Maine’s fuel gas detector law came about in response to the 2019 deadly explosion at the LEAP facility in Farmington.
    While there’s no guarantee this law would have saved the life of Farmington Fire Captain Michael Bell, it would have given first responders another tool to use while they were on scene.
    “Any time that natural gas or propane gas emits in the air, these detectors will give off a sound,” explained Greg Day, inspection supervisor for the Office of the Maine State Fire Marshal.
    The new law requires approved gas detectors to be installed and maintained in any room where a propane, natural gas, or liquefied petroleum fueled appliance is located.
    “The detector that you’re looking for is going to be the one that’s going to detect the specific gas that’s probably going to be present with that appliance, whether it’s propane, natural gas, or LPG,” Vachon said.
    As of 2022, it will apply to properties including multi-family homes, college dorms, and hotels, among others.
    In 2026, it will expand to include businesses, shops, and areas of assembly.
    “Daycares are not on that list. Believe it or not, most of the people that have called and said, ‘I’m a daycare, am I on that list?’ And we’d say, ‘No, you’re not on that list.’ And most of them would say, ‘Well, obviously, we think the law is that important. We are going to put them in.’” Day said. “Even if you’re not on that list, we certainly believe it is that important to add that to your home.”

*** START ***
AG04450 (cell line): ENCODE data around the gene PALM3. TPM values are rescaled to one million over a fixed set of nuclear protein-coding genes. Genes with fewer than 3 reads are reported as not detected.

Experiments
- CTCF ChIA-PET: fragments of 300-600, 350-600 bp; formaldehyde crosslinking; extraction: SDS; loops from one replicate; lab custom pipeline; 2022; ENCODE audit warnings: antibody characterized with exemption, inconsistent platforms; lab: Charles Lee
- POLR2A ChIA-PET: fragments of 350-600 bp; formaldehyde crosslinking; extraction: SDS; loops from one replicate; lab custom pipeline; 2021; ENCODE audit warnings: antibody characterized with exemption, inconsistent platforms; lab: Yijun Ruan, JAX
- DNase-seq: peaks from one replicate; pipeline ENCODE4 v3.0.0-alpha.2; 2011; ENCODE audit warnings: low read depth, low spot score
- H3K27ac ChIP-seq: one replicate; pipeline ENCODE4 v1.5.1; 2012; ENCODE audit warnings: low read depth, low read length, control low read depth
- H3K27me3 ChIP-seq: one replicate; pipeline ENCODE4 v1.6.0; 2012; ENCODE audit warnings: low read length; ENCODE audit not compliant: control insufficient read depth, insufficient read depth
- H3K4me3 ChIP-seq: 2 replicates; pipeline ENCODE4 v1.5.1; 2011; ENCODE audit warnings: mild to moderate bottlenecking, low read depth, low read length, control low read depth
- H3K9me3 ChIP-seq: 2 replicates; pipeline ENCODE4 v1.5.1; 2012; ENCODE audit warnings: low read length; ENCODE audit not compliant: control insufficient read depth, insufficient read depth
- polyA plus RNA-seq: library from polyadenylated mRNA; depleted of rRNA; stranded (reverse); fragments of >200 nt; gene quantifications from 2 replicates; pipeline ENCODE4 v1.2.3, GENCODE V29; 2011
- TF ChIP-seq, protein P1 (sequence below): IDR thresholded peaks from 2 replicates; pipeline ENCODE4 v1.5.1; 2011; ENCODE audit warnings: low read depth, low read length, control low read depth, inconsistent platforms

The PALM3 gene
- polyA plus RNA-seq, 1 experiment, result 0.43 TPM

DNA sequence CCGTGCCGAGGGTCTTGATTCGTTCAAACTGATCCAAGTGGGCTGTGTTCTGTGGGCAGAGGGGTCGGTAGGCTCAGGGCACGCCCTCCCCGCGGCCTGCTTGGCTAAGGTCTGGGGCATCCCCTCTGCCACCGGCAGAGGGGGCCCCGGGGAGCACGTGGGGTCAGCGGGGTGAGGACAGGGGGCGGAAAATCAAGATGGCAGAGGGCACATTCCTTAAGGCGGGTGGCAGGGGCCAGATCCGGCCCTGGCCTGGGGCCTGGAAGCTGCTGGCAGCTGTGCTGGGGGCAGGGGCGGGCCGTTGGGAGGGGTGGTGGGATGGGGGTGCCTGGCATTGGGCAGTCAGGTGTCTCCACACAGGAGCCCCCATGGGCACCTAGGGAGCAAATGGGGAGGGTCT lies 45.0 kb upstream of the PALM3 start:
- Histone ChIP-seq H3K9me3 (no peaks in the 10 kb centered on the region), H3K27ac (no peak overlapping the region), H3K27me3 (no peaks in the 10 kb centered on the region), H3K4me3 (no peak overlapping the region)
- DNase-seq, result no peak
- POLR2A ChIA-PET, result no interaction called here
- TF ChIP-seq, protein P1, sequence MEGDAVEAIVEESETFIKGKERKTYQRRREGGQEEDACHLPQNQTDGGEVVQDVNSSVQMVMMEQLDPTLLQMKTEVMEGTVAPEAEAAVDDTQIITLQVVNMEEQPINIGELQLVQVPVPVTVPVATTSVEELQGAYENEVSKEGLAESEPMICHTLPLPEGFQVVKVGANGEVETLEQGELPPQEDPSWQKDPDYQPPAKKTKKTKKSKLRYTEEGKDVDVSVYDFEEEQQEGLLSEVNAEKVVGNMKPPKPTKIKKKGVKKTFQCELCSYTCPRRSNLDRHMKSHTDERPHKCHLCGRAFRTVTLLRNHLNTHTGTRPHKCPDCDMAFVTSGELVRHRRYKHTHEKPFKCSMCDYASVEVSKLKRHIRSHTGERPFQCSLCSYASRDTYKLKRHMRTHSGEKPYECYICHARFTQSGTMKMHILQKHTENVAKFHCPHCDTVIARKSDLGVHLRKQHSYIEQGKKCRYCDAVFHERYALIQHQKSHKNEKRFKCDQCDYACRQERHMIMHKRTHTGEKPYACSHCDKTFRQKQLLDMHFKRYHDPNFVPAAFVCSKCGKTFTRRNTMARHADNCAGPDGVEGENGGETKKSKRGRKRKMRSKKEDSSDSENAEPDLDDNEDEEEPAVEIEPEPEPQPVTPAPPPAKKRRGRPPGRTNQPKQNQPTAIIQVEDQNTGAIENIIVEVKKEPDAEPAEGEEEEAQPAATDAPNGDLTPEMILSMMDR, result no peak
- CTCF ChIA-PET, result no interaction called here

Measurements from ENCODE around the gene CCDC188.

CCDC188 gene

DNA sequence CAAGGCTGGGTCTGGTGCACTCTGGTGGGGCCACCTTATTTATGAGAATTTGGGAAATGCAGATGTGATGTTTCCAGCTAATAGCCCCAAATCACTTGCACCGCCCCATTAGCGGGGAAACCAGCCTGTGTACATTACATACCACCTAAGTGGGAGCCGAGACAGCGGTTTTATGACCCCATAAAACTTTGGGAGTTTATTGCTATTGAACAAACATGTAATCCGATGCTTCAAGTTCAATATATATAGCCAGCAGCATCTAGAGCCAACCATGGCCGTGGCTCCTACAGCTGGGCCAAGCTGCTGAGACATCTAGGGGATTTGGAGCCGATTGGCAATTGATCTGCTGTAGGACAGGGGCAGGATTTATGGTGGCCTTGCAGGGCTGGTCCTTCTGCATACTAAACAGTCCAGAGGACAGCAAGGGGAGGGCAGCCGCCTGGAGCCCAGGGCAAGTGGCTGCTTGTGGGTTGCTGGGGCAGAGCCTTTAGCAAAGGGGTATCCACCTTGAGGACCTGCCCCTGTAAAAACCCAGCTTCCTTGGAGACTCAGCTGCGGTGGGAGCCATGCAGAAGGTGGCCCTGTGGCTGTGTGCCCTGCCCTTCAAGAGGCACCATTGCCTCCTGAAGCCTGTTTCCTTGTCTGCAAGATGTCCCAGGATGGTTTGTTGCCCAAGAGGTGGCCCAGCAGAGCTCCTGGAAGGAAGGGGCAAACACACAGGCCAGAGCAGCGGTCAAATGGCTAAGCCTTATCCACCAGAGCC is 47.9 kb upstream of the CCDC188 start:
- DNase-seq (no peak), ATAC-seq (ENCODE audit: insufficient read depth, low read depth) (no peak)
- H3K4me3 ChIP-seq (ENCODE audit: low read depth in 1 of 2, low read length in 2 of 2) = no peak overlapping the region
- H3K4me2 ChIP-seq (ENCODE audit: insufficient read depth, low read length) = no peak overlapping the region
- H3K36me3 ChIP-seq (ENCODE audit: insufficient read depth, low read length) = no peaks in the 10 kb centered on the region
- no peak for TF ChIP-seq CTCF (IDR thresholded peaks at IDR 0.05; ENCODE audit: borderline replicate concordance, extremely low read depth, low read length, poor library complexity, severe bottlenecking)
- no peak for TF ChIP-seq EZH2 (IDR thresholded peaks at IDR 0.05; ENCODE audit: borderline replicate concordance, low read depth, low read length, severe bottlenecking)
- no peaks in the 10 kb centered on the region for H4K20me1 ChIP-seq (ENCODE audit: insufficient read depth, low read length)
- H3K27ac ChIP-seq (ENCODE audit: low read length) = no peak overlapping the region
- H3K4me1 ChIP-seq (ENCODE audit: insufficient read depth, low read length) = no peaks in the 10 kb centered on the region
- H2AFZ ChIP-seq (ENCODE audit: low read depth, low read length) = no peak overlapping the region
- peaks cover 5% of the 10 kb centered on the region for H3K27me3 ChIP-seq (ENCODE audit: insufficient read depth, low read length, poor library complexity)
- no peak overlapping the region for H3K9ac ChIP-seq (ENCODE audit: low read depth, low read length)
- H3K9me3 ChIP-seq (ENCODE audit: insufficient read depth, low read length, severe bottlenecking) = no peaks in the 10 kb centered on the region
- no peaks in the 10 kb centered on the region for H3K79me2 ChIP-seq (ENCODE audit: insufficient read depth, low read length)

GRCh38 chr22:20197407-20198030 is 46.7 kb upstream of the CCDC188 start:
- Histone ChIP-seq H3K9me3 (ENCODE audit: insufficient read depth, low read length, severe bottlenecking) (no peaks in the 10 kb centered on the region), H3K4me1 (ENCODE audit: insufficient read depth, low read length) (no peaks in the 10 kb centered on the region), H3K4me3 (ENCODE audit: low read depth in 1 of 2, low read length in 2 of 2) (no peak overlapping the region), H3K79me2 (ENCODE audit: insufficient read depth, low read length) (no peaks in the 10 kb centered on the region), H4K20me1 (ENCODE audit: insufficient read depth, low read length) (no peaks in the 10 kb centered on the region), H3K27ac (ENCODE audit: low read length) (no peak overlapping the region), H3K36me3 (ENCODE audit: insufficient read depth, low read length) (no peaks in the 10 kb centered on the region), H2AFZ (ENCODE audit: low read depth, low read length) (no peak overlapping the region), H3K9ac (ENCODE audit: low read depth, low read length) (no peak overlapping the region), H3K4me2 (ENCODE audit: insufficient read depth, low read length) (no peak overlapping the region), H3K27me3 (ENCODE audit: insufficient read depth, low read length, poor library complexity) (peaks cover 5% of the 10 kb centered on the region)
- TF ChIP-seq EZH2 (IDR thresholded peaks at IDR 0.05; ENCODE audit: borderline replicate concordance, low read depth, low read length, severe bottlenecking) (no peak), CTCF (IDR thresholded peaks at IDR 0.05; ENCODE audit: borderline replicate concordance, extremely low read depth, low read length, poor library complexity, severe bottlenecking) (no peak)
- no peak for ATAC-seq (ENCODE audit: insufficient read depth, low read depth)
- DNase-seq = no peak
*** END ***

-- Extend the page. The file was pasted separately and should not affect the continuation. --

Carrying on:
It should come as no surprise that gas detectors are currently in high demand in Maine. As of Thursday, TV5 was unable to find any in stock in the Bangor area. There is the option of ordering online, but Day urges caution before you check out.
    “We don’t want them buying something that is a cheap knockoff and not approved. We’re finding that already,” Day said.
    Fire officials encourage you to reach out if you still have questions.
    Anyone who violates the fuel gas detector law faces a fine of up to $500.
    The only method of enforcement included in the legislation is when a sale or exchange of property is completed. A certification of compliance, or intent to comply, is required at closing.

    Copyright 2021 WABI. All rights reserved.

    Solid_Fuel_Man